The women’s claycourt tournament, which gets underway in the Sicilian capital on August 3, will be the first across both the WTA or ATP tours since they were suspended in early March because of the novel coronavirus outbreak.
“I’d say there’s definitely an excitement to get back to doing what we love,” WTA Chairman and Chief Executive Simon said in a video call from the United States.
“Obviously there’s been a lot of hard work that’s been done by the tournament promoters as well as the team to get us to this stage. So we’re going into this with great hopes.
“And hopefully we’ve found a solution that will allow tennis to operate in this environment.”
Simon said the Tour was looking to stage as many tournaments as possible in 2020 and the second week of the patched-together calendar will see events in Prague and the United States.
“I think our first three events — Palermo, Prague and Lexington — will certainly create that pathway for us,” he added.
“Those three tournaments are going to happen unless we should receive a last-minute issue from the government or local medical officials.”
The ATP’s bid to restart the men’s season at the Citi Open in Washington DC in early August has already foundered and Simon said the WTA were fortunate that their first tournament was in Europe.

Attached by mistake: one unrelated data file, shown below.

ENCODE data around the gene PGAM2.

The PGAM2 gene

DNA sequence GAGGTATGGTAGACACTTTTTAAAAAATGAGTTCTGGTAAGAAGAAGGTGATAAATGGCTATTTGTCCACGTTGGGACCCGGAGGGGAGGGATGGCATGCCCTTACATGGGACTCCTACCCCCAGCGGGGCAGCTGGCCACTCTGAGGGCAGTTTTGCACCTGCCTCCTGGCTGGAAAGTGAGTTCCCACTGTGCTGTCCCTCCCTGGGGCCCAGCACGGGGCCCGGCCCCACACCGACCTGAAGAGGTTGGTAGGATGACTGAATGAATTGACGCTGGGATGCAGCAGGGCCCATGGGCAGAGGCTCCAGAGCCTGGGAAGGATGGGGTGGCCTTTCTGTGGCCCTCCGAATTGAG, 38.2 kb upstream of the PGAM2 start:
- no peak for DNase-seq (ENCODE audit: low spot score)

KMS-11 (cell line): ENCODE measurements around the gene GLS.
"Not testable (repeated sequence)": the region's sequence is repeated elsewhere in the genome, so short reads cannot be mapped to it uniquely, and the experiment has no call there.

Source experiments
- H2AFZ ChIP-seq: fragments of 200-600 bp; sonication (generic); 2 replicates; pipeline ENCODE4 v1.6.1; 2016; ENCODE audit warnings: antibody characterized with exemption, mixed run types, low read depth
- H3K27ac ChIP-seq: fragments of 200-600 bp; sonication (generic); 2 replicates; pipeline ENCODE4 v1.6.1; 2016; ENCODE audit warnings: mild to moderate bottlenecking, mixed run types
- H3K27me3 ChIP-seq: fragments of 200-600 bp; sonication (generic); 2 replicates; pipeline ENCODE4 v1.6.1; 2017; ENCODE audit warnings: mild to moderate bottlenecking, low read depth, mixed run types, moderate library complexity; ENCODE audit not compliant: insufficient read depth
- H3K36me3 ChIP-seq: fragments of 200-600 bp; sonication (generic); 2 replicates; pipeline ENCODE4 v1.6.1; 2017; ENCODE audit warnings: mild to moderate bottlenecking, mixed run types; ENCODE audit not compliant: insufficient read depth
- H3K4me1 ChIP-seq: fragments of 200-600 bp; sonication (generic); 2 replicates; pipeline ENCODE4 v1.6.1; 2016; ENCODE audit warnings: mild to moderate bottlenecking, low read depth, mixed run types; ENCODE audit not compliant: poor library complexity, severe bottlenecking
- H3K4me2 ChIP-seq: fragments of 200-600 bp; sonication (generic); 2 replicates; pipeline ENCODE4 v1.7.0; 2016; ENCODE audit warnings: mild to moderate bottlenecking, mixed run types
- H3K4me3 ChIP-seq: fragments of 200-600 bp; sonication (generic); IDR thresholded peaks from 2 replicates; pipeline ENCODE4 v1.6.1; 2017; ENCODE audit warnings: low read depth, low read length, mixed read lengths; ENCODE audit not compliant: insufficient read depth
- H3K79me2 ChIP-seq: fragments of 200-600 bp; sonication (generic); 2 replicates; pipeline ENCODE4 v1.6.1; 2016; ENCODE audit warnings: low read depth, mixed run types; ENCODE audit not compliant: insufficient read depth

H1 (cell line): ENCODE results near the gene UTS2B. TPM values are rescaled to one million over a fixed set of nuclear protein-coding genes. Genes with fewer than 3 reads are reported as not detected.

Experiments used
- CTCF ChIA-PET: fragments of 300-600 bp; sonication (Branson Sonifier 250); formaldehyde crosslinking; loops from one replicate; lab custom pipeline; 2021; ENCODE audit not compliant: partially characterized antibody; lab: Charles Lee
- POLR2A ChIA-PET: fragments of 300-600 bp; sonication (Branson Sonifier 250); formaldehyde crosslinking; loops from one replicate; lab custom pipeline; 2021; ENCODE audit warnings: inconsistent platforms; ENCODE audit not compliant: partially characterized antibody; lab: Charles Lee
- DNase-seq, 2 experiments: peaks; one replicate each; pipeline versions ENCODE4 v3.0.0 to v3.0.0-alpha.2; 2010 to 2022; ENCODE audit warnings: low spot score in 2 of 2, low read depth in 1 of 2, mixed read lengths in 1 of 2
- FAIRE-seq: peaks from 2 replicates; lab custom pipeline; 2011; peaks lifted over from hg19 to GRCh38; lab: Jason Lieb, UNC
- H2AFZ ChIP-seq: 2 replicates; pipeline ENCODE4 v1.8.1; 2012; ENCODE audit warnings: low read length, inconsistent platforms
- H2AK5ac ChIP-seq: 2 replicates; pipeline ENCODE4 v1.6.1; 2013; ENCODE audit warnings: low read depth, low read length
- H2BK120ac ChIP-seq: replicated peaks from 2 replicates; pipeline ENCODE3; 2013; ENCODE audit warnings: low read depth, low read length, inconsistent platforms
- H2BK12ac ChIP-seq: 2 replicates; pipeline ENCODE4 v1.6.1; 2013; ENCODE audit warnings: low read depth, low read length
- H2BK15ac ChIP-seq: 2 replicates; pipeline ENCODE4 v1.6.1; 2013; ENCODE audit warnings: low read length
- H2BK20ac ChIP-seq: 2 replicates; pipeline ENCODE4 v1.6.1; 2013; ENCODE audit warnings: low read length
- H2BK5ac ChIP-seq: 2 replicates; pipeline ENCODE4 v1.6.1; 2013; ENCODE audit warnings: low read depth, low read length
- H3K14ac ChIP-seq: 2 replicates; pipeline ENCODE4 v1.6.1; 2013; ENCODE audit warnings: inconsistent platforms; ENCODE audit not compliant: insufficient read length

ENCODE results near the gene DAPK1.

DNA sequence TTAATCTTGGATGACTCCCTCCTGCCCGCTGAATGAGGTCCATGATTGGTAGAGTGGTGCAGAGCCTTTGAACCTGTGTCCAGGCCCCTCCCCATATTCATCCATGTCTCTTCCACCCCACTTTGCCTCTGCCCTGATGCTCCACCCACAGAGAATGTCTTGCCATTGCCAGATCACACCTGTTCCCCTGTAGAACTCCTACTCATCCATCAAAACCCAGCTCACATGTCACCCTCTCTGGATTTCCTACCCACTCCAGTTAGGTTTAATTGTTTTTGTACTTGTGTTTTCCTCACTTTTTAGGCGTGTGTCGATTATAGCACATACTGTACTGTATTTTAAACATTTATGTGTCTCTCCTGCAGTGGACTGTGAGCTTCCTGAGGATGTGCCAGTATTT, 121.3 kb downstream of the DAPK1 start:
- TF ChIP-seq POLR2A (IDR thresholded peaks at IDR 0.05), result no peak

“It’s just a difference in our calendars that provided us the opportunity to begin in Europe, which I do think has been advantageous for us,” said Simon.
“If you look around the world, the European Union is probably the most stable area outside of maybe China proper right now. That definitely helped us.
“And starting them on clay is good from a health perspective as well, a little softer surface, as they come back to play and then they can evolve into the hardcourt season.”
The second and third stops on the hardcourt season are in New York at the Western & Southern Open and US Open but there are big questions over whether they can go ahead and Simon said a final decision would be made soon.
The restart has divided opinion among the players, with some 200,000 new COVID-19 cases being reported globally every day and international travel restrictions still in place.
“Where we got to was, unless everybody can travel, nobody plays? Or do we try to find opportunities for all of those that can play and feel comfortable playing?” Simon said.
“And we got to the balance: We should be trying to get as many jobs and as many opportunities for as many people as we can to continue our sport.
“Obviously, if we don’t think the balance is right or we think the conditions have changed and it’s not safe, (or) we don’t like what’s happening due to the challenges we have, we will not hesitate to shut down.” — Reuters